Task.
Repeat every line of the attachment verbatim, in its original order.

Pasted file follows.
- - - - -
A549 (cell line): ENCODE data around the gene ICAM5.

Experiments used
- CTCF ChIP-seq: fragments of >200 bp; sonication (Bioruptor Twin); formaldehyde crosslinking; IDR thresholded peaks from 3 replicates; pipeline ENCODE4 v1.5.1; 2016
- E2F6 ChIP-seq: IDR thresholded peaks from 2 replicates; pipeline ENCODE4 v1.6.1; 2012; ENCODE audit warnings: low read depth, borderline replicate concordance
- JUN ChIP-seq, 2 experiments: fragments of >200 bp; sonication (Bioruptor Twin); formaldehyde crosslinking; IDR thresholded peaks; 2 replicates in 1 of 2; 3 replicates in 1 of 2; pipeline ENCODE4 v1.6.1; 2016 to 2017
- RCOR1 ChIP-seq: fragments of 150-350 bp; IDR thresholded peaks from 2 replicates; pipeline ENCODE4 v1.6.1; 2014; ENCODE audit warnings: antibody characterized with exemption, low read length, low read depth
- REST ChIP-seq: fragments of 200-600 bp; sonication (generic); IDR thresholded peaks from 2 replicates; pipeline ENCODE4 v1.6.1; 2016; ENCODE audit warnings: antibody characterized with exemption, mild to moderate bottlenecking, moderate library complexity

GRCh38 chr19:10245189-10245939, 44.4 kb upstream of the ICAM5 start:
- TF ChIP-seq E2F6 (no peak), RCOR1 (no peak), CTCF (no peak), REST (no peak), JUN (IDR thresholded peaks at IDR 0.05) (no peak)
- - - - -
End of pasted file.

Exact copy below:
A549 (cell line): ENCODE data around the gene ICAM5.

Experiments used
- CTCF ChIP-seq: fragments of >200 bp; sonication (Bioruptor Twin); formaldehyde crosslinking; IDR thresholded peaks from 3 replicates; pipeline ENCODE4 v1.5.1; 2016
- E2F6 ChIP-seq: IDR thresholded peaks from 2 replicates; pipeline ENCODE4 v1.6.1; 2012; ENCODE audit warnings: low read depth, borderline replicate concordance
- JUN ChIP-seq, 2 experiments: fragments of >200 bp; sonication (Bioruptor Twin); formaldehyde crosslinking; IDR thresholded peaks; 2 replicates in 1 of 2; 3 replicates in 1 of 2; pipeline ENCODE4 v1.6.1; 2016 to 2017
- RCOR1 ChIP-seq: fragments of 150-350 bp; IDR thresholded peaks from 2 replicates; pipeline ENCODE4 v1.6.1; 2014; ENCODE audit warnings: antibody characterized with exemption, low read length, low read depth
- REST ChIP-seq: fragments of 200-600 bp; sonication (generic); IDR thresholded peaks from 2 replicates; pipeline ENCODE4 v1.6.1; 2016; ENCODE audit warnings: antibody characterized with exemption, mild to moderate bottlenecking, moderate library complexity

GRCh38 chr19:10245189-10245939, 44.4 kb upstream of the ICAM5 start:
- TF ChIP-seq E2F6 (no peak), RCOR1 (no peak), CTCF (no peak), REST (no peak), JUN (IDR thresholded peaks at IDR 0.05) (no peak)